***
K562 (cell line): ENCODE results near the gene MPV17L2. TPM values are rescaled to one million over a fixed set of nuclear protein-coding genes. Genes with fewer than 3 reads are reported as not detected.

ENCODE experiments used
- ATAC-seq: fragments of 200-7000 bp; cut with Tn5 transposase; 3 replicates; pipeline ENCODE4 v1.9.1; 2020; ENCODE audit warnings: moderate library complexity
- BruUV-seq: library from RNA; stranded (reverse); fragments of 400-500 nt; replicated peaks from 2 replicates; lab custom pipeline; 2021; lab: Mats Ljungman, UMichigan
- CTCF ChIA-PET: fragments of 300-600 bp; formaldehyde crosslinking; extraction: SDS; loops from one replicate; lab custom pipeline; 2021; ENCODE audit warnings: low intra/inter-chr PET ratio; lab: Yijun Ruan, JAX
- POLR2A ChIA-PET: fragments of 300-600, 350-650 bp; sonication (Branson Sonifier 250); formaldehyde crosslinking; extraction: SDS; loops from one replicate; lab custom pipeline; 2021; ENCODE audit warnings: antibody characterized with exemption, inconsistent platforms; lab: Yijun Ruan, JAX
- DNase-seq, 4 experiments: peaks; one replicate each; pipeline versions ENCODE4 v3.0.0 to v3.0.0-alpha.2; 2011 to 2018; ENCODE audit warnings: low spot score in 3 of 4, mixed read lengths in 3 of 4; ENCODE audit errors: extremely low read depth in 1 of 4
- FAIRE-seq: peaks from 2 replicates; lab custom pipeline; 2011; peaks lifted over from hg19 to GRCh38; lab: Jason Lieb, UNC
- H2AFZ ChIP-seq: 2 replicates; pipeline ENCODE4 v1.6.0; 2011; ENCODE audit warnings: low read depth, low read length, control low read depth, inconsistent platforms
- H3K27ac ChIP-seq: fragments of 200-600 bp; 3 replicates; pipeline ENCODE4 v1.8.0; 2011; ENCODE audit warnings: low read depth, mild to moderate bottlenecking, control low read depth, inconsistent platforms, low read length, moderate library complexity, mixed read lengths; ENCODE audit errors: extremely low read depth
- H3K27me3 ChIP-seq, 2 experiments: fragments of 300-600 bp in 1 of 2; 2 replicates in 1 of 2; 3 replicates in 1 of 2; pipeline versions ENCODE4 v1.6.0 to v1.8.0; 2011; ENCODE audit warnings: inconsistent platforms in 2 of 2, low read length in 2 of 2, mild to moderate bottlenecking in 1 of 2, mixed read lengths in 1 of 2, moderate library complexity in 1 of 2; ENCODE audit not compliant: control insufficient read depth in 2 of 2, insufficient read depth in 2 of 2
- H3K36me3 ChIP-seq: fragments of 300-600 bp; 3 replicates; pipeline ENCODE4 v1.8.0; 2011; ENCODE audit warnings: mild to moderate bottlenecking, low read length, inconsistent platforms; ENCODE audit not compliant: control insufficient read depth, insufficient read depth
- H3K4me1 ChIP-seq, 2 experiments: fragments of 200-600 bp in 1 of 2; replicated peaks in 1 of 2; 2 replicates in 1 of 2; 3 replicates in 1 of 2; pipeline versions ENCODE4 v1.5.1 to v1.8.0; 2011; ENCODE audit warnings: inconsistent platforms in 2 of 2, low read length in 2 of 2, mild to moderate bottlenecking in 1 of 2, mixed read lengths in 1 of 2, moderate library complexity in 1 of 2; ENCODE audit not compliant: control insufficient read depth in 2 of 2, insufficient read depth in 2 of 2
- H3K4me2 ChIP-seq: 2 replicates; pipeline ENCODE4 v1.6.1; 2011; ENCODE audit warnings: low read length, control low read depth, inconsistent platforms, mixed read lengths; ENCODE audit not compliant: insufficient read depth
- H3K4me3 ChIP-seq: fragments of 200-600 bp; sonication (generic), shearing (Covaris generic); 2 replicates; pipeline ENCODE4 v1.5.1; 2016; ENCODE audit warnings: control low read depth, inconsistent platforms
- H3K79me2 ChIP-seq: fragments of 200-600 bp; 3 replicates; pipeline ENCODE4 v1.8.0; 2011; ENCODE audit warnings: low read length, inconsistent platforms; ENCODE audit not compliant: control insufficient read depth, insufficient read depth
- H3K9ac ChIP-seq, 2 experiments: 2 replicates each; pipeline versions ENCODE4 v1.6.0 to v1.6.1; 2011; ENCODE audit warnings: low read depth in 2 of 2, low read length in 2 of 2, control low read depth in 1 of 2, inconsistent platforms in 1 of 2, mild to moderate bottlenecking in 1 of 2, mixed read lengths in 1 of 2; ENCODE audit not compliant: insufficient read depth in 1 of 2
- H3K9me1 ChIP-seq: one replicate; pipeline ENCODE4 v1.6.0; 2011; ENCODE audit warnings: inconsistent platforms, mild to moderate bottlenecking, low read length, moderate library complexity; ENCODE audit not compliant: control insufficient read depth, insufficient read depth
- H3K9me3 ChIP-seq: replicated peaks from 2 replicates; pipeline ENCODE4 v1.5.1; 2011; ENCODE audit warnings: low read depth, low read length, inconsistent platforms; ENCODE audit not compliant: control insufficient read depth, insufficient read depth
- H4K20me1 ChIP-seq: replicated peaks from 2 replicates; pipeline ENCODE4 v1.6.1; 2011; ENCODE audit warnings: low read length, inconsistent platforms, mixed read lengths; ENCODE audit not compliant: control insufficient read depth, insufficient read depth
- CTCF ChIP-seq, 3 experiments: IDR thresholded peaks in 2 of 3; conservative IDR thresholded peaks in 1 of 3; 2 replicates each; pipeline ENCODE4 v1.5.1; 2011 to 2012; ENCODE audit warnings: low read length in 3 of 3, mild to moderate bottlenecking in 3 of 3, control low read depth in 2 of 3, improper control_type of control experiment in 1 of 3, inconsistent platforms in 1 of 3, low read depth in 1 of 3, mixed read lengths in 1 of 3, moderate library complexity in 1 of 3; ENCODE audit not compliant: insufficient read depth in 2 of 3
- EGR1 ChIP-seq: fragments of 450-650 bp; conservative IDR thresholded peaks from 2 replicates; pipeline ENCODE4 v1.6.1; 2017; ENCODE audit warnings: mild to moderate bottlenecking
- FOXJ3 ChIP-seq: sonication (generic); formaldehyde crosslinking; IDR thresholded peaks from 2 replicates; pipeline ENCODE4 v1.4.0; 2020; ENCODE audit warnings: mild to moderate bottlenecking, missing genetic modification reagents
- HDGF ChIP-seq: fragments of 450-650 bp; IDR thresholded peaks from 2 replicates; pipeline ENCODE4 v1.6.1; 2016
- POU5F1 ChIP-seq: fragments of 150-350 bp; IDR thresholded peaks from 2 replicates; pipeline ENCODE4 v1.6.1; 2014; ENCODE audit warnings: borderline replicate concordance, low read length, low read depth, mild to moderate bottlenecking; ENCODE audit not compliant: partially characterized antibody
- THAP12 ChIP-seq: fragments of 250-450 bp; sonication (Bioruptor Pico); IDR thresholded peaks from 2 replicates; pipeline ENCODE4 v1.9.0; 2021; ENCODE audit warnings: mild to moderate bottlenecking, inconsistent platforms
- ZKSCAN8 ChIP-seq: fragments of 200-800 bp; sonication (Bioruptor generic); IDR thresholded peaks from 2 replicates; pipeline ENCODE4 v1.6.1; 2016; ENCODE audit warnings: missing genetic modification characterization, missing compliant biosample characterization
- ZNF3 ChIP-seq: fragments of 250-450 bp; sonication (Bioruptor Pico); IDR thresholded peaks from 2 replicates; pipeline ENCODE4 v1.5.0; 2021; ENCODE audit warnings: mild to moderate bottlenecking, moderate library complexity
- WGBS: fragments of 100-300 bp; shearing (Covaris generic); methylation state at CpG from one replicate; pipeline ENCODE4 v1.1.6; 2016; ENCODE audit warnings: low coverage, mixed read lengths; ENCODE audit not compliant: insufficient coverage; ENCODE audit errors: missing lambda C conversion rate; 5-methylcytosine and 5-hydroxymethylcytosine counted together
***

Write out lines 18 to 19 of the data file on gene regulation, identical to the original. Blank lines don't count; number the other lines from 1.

- H3K9me1 ChIP-seq: one replicate; pipeline ENCODE4 v1.6.0; 2011; ENCODE audit warnings: inconsistent platforms, mild to moderate bottlenecking, low read length, moderate library complexity; ENCODE audit not compliant: control insufficient read depth, insufficient read depth
- H3K9me3 ChIP-seq: replicated peaks from 2 replicates; pipeline ENCODE4 v1.5.1; 2011; ENCODE audit warnings: low read depth, low read length, inconsistent platforms; ENCODE audit not compliant: control insufficient read depth, insufficient read depth